I’m most familiar with Kickstarter even though it’s yet to launch in the UK (the autumn, I’m told – seems like they’re running tight on time) but the premise is very clear; if the project fails then supporters don’t spend their money.
Isn’t IndieGoGo the same?
Step forward the controversial James Desborough and the The Machinations of the Space Princess project which promises Sexy, Sleazy, Swords and Sci-Fi. It asks for $1,000 and at the time of posting has raised $125 with 52 days to go.
There’s a catch. If this project fails, Desborough intends to keep your money anyway. This is made clear in a note at the very bottom of the page;
All funds donated will be used whether the project hits its target or not! If you’re donating, you’re actually donating! Whatever amount up to $1,000 is raised will go on art from Satine. Past that number we’ll start to reveal and trigger stretch goals and the money will be split 50/50 between art and payment to me for my time/effort (and driving lessons!)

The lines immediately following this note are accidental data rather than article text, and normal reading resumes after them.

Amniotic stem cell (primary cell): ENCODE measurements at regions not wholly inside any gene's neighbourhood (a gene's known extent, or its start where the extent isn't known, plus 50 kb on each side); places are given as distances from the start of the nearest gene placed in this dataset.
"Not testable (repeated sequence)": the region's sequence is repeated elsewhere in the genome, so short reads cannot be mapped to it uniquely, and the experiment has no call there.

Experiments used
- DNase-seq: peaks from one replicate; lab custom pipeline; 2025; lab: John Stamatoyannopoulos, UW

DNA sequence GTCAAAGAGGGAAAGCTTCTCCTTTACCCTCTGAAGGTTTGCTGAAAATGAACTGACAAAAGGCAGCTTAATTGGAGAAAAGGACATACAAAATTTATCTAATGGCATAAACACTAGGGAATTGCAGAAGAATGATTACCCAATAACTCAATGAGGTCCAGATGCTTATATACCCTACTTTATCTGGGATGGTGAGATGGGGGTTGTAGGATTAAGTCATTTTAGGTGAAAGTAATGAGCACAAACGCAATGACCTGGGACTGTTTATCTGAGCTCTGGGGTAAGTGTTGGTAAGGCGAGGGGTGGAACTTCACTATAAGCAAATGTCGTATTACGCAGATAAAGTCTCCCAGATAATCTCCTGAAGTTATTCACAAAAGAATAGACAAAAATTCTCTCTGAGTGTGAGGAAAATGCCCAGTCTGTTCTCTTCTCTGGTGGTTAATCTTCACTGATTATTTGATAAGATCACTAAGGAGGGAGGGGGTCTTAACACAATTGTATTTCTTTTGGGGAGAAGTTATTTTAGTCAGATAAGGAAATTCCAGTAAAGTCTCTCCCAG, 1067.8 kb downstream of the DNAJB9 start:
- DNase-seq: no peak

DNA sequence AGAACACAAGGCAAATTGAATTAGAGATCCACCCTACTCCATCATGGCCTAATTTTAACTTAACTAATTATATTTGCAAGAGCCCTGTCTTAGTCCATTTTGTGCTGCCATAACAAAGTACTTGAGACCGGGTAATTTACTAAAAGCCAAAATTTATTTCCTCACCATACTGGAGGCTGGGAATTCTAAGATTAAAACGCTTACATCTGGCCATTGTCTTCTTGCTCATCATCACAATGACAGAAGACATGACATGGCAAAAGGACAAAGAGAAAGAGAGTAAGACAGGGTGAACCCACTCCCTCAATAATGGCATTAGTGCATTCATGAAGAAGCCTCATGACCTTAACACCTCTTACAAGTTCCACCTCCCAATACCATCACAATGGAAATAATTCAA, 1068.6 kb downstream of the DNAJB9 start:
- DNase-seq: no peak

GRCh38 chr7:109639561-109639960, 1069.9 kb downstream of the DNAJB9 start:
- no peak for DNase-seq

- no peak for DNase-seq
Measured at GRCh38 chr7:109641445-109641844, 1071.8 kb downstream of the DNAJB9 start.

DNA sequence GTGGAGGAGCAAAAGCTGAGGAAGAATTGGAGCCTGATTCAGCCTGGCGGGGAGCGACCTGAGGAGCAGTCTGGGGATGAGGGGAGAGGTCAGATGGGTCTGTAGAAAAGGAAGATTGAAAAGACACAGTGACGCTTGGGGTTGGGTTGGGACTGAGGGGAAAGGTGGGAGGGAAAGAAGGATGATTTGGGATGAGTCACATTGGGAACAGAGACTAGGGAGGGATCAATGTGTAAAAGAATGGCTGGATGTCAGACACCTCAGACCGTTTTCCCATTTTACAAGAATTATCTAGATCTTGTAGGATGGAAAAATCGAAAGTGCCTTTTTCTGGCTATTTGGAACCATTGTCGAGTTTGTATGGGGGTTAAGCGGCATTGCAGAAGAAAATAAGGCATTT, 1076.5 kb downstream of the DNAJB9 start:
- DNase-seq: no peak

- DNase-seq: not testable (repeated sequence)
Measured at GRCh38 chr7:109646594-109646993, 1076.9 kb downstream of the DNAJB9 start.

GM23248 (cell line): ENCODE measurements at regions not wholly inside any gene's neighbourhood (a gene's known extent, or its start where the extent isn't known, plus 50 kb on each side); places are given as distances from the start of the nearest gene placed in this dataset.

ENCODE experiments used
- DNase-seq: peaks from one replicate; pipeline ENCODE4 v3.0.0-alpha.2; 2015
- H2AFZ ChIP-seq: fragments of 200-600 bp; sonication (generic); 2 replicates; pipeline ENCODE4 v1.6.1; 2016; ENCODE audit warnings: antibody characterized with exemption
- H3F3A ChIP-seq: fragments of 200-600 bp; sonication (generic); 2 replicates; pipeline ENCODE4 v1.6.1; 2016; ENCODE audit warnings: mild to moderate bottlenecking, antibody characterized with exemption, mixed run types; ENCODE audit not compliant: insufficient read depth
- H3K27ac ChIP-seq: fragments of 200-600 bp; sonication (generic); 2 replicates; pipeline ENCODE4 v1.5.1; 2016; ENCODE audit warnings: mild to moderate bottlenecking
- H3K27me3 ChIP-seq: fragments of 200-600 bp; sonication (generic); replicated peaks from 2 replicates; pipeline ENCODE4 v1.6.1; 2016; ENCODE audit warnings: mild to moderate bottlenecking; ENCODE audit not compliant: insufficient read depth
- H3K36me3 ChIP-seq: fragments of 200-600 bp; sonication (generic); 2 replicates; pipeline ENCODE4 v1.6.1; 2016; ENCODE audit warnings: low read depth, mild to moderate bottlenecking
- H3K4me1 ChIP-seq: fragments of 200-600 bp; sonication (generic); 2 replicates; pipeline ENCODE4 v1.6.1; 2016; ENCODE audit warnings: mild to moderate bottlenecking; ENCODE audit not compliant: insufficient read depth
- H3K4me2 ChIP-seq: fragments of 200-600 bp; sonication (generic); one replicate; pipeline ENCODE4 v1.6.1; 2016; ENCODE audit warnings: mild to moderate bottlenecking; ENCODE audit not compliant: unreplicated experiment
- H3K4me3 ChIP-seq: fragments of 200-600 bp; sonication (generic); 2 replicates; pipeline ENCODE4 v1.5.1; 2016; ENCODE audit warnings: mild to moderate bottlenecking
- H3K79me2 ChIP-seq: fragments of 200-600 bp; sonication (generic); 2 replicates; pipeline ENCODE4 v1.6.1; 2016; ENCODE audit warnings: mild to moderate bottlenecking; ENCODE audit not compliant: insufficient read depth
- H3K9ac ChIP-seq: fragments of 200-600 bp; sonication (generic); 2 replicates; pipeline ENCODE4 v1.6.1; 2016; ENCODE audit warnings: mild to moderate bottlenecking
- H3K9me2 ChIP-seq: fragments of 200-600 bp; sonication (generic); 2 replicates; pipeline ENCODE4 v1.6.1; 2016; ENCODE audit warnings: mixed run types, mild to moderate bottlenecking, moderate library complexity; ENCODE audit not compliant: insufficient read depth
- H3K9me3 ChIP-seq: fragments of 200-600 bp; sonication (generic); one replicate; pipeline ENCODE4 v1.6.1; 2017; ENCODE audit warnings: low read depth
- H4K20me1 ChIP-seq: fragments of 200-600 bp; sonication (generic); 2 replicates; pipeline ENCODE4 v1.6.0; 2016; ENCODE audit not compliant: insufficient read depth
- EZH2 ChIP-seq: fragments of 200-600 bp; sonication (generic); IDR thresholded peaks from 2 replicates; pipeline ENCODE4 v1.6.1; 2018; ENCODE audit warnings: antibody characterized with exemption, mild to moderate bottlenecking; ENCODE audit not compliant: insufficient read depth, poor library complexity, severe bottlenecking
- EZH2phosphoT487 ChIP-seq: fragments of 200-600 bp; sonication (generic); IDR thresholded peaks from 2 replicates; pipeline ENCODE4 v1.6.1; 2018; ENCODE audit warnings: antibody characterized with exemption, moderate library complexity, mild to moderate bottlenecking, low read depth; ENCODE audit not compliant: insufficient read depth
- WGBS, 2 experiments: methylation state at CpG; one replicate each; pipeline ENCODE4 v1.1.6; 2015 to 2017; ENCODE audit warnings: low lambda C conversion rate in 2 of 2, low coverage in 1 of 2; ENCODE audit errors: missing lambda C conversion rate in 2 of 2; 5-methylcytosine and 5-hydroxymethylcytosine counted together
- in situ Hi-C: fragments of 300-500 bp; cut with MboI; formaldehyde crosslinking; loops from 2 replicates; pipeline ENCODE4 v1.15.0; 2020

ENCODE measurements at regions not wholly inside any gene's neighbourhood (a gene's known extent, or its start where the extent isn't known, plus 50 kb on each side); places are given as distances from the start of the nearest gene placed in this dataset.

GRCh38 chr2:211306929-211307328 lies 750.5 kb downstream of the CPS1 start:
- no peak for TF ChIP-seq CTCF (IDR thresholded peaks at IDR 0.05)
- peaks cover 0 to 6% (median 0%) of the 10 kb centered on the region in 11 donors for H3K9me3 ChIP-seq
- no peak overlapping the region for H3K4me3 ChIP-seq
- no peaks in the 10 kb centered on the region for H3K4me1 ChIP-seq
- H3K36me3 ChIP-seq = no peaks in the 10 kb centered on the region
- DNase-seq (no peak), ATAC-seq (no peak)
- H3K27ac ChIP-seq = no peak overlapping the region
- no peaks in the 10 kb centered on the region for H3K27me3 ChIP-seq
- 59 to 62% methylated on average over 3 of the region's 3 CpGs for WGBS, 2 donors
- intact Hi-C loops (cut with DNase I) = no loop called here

I don’t know the IndieGoGo system well enough to know whether he can do this. I don’t mean “should”, I mean “can”. I’ve been part of failed IndieGoGo campaigns before any PayPal has always refunded my money.
It might be that Desborough will be disappointed.
There’s something to be said for reserving funds for the artist. In this case it’s Satine Phoenix who may have committed resources and time to the project already.
One basic question is – to funders of the failed project get access to this art? Another is; should they?
The decision to keep (or try) any funds raised is symptomatic of a larger issue in the crowd funding approach to roleplaying games. Many of these projects, on IndieGoGo or Kickstarter, are projects in which the publisher fully intends to begin anyway. The crowdsourcing attempt starts as a way to gauge public interest and, of course, earn some up front cash.